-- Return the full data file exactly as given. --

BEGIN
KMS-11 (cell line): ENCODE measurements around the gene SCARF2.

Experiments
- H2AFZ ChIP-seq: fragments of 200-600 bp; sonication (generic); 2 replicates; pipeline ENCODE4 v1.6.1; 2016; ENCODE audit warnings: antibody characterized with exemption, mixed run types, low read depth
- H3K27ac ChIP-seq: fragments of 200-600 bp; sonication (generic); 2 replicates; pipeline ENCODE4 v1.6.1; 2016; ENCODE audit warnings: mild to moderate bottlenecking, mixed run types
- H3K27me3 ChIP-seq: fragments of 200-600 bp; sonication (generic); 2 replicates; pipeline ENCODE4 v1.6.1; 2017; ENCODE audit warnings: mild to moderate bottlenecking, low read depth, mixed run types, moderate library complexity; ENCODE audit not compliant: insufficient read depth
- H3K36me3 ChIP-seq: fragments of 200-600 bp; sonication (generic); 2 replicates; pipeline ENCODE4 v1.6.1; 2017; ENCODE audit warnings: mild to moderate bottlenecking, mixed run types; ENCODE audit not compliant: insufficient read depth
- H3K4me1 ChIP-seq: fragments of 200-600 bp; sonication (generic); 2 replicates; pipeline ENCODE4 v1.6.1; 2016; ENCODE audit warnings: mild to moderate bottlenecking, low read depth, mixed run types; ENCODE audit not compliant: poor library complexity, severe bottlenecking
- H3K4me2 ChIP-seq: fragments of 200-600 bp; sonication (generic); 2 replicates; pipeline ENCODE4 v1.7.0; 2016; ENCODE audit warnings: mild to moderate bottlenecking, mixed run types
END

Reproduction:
KMS-11 (cell line): ENCODE measurements around the gene SCARF2.

Experiments
- H2AFZ ChIP-seq: fragments of 200-600 bp; sonication (generic); 2 replicates; pipeline ENCODE4 v1.6.1; 2016; ENCODE audit warnings: antibody characterized with exemption, mixed run types, low read depth
- H3K27ac ChIP-seq: fragments of 200-600 bp; sonication (generic); 2 replicates; pipeline ENCODE4 v1.6.1; 2016; ENCODE audit warnings: mild to moderate bottlenecking, mixed run types
- H3K27me3 ChIP-seq: fragments of 200-600 bp; sonication (generic); 2 replicates; pipeline ENCODE4 v1.6.1; 2017; ENCODE audit warnings: mild to moderate bottlenecking, low read depth, mixed run types, moderate library complexity; ENCODE audit not compliant: insufficient read depth
- H3K36me3 ChIP-seq: fragments of 200-600 bp; sonication (generic); 2 replicates; pipeline ENCODE4 v1.6.1; 2017; ENCODE audit warnings: mild to moderate bottlenecking, mixed run types; ENCODE audit not compliant: insufficient read depth
- H3K4me1 ChIP-seq: fragments of 200-600 bp; sonication (generic); 2 replicates; pipeline ENCODE4 v1.6.1; 2016; ENCODE audit warnings: mild to moderate bottlenecking, low read depth, mixed run types; ENCODE audit not compliant: poor library complexity, severe bottlenecking
- H3K4me2 ChIP-seq: fragments of 200-600 bp; sonication (generic); 2 replicates; pipeline ENCODE4 v1.7.0; 2016; ENCODE audit warnings: mild to moderate bottlenecking, mixed run types